An entire ancient island has been rediscovered in the Aegean
An analysis of pottery shards, architecture, and other historic remnants in the nearby Bademli village helped the team identify the island, which linked up to the mainland to form the tip of the peninsula thanks to thousands of years of sediment build-up. The team drilled down into the filled-up gap that once separated Kane from the Turkish coast to discover that it was made up of loose soil and rock.
“It had been a matter of discussion if the islands here were the Arginus Islands or not until our research began,” one of the team, archaeologist Felix Pirson from the German Archaeology Institute, told the Doğan News Agency.
Aha. I had to read it a couple of times before I figured out that it’s still there but is not an island anymore, it’s part of the peninsula.
Syphilis widespread in Central Europe even before Columbus’ voyage to America
(Vienna ) In 1495, a “new” disease spread throughout Europe: syphilis. Christopher Columbus was said to have brought this sexually transmitted disease back from his voyage to America.
At least, that has been the accepted theory up until now. Using morphological and structural evidence, researchers from the Department of Forensic Medicine and the Center for Anatomy and Cell Biology (bone laboratory) at MedUni Vienna have now identified several cases of congenital syphilis dating back to as early as 1320 AD in skeletons from excavations at the cathedral square of St. Pölten, Austria “The discovery clearly refutes the previous theory,” say study leaders Karl Großschmidt and Fabian Kanz of MedUni Vienna.
I’m not entirely sure that was the “accepted theory”, I always thought it was conjecture-ish. I haven’t seen any critiques of this yet, so at this point it’s just another data point.
And hey, I thought white people wouldn’t cut up and analyze anything but aboriginal skeletons.
A bit of sad news for this Thursday:
Dear Colleagues, Students, Alumni, and Friends,
I regret to inform you that Professor Emeritus William Longacre passed away
peacefully in Tucson, AZ on November 18 after a short illness. Dr. Longacre
will be interred in the family plot in Houghton, MI in the spring. Funeral
arrangements are pending. The School of Anthropology will host a celebration
of life in Tucson, also in the spring.
Bill’s receipt of the Raymond H. Thompson Award will be acknowledged at the
School of Anthropology Centennial Gala Dinner on December 4. Following
Bill’s wishes, the dinner will be a celebration of our centennial year and
an opportunity to enjoy good food, drink, and conversation with colleagues
Professor and Director
School of Anthropology
University of Arizona
We studied Longacre’s (and Hill’s) work on architectural analysis of room contents a lot, mainly for critical reasons. I haven’t looked into that for a looooooong time, but it’s dashedly difficult to determine room function based on contents alone (for a number of reasons) and then to try to get social structure out of that is iffy and a lot of ink was spilled on it. Still, a very influential bunch of work.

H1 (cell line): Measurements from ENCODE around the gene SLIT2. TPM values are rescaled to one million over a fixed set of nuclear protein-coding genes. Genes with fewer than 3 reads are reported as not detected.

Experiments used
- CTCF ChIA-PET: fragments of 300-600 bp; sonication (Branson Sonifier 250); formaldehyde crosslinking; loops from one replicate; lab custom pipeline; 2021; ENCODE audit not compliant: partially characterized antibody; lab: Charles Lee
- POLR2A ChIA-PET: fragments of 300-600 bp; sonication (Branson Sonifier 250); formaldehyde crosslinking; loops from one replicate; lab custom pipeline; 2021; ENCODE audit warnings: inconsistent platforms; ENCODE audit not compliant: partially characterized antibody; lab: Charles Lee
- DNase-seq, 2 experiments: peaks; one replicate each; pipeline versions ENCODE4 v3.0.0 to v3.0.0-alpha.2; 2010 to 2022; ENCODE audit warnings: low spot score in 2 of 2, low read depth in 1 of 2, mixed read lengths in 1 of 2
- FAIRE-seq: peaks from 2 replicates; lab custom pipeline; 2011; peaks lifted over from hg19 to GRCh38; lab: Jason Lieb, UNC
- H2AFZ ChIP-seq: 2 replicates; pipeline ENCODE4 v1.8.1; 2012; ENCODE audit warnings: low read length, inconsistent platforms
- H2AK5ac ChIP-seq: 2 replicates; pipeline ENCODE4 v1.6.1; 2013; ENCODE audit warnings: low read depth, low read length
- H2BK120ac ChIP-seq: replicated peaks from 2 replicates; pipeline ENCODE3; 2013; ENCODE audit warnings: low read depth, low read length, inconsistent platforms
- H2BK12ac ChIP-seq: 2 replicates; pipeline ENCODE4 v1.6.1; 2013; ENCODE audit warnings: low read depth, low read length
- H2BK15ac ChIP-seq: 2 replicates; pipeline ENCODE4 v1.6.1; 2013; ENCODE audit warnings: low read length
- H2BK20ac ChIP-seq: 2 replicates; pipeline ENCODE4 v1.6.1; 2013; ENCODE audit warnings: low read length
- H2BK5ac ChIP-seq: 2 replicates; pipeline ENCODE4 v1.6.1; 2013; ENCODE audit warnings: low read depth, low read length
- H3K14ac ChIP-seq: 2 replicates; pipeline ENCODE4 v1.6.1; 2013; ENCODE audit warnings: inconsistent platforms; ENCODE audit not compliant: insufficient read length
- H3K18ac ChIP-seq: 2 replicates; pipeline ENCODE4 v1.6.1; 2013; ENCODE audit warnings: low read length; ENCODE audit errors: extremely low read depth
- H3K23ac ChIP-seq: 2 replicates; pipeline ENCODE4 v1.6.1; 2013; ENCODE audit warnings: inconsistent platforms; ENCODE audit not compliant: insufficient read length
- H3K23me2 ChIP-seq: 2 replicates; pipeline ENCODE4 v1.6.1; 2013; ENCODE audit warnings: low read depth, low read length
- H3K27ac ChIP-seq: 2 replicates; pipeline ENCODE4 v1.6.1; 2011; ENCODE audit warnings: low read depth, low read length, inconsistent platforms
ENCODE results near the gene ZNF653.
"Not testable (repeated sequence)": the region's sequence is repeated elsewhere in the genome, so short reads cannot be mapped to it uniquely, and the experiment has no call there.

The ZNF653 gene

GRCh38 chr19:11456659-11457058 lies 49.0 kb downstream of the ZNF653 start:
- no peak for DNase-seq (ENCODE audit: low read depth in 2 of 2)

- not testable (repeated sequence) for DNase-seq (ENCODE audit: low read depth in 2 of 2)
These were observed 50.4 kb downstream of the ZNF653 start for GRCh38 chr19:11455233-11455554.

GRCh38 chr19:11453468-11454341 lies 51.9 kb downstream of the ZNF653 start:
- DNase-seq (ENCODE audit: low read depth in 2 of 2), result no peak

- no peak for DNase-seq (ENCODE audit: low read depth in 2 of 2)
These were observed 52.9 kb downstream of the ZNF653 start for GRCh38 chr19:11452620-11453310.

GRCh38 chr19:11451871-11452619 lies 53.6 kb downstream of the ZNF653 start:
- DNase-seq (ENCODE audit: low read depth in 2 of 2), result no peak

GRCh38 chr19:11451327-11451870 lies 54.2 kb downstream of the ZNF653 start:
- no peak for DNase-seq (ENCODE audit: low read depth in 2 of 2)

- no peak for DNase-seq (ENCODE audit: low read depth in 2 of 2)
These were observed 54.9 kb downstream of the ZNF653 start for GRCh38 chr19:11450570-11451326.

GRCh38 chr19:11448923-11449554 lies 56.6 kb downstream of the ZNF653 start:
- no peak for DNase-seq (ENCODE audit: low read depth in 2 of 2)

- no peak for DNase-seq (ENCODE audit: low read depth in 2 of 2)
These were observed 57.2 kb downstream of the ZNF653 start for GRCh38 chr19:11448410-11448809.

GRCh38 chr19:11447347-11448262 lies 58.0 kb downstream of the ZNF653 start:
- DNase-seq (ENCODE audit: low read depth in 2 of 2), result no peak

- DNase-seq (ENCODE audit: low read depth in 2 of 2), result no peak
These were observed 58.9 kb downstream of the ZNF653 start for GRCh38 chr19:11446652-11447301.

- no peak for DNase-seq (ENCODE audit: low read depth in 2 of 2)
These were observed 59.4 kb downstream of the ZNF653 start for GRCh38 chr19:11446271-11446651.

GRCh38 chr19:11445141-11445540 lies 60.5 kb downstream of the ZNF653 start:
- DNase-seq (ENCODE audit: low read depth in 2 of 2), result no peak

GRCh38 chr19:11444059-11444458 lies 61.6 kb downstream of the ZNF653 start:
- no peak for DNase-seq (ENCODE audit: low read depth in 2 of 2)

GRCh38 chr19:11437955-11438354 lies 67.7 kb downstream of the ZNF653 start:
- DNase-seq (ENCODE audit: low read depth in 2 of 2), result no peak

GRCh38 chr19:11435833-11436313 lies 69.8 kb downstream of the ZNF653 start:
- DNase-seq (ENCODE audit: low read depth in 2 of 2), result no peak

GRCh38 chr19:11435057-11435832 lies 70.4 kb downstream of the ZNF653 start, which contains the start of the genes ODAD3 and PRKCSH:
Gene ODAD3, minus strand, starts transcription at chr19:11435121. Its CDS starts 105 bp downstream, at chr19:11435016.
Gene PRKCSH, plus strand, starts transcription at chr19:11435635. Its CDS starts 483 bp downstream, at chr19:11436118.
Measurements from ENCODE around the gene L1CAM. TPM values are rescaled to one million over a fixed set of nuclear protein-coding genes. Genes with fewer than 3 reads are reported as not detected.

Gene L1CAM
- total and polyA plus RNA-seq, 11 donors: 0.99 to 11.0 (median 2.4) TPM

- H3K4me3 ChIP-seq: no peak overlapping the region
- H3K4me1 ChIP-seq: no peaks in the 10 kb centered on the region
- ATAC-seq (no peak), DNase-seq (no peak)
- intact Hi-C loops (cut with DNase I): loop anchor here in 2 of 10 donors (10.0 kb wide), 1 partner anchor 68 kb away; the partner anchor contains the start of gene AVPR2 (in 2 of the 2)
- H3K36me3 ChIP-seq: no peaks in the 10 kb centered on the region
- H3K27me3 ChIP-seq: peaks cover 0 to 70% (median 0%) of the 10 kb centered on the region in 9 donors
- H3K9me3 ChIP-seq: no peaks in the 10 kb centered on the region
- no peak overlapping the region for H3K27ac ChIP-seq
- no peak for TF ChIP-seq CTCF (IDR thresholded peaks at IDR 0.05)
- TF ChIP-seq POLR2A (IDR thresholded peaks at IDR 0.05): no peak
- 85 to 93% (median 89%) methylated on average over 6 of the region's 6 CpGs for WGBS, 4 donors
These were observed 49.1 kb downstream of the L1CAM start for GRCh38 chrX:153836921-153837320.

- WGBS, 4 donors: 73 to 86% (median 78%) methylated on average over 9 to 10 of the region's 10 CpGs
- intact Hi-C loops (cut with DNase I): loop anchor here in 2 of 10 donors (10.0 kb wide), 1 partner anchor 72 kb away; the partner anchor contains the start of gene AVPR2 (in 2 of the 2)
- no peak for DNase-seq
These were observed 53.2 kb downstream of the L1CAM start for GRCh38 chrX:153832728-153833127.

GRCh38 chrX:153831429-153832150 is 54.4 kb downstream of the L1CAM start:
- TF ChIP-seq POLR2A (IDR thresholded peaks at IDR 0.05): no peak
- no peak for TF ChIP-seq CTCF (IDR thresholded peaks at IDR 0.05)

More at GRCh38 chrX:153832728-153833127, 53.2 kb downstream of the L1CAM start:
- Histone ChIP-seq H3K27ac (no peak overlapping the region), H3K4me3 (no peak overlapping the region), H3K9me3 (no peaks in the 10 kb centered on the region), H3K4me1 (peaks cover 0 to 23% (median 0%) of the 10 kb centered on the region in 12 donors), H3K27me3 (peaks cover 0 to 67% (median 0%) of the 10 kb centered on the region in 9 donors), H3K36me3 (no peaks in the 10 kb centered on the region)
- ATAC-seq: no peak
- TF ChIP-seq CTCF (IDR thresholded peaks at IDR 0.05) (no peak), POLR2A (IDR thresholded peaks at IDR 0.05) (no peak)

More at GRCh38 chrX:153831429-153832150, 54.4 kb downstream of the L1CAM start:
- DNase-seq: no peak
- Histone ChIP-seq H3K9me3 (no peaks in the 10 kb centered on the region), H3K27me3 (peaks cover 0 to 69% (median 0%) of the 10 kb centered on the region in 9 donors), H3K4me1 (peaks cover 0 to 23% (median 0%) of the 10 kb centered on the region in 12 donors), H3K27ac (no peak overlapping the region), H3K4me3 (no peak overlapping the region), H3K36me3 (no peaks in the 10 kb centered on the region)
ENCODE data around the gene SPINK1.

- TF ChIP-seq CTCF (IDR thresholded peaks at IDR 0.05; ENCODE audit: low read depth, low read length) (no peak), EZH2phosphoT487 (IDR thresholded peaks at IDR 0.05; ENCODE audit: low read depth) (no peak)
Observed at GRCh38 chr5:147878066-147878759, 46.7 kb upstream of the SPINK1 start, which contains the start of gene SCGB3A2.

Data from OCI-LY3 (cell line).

I uploaded a copy of the 1964 paper for reference purposes (http://acagle.net/Papers/Longacre1964.pdf). Feel free to discuss.
Longacre, W. A.
1964 Archeology as anthropology: a case study. Science 144:1454-1455.
And I don’t know squat about the new Denisovian tooth DNA. Hence, go read Hawks.
Buick Ventiports and Style Vs. Function: A Fundamental Dichotomy?
These things have fascinated me for a while, mostly for geeky theoretical reasons. I studied evolutionary theory as part of my graduate studies in archaeology and, oddly enough, automobiles provide very good examples of a lot of the sort of evolutionary principles that can be applied to cultural phenomena; in this case those big ol’ ‘artifacts’ that we drive around in. Cars have a number of functional features that have been molded by selective forces — gasoline won out over electrics over a hundred years ago, for example — but they also have a lot of stylistic features that illustrate the sort of cultural factors that influence their design. And then there are others that manifest the complicated history of design trends and historical “hiccups” that make for odd combinations of features that aren’t really explained by either purely functional or stylistic concerns.
UPDATE: I’ve discovered that the “Internet lore” on the origin of these things is wrong. They appeared on the 1946 Buicks, not the ’49s. Happily, I was a bit suspicious and labeled it as “Internet lore”, but do be careful about research on the Webs.
There’s an awful cost to getting a PhD that no one talks about
I might not have felt so alone had I known how many people struggle with mental health issues in academia. A 2015 study at the University of California Berkeley found that 47% of graduate students suffer from depression, following a previous 2005 study that showed 10% had contemplated suicide. A 2003 Australian study found that that the rate of mental illness in academic staff was three to four times higher than in the general population, according to a New Scientist article. The same article notes that the percentage of academics with mental illness in the United Kingdom has been estimated at 53%.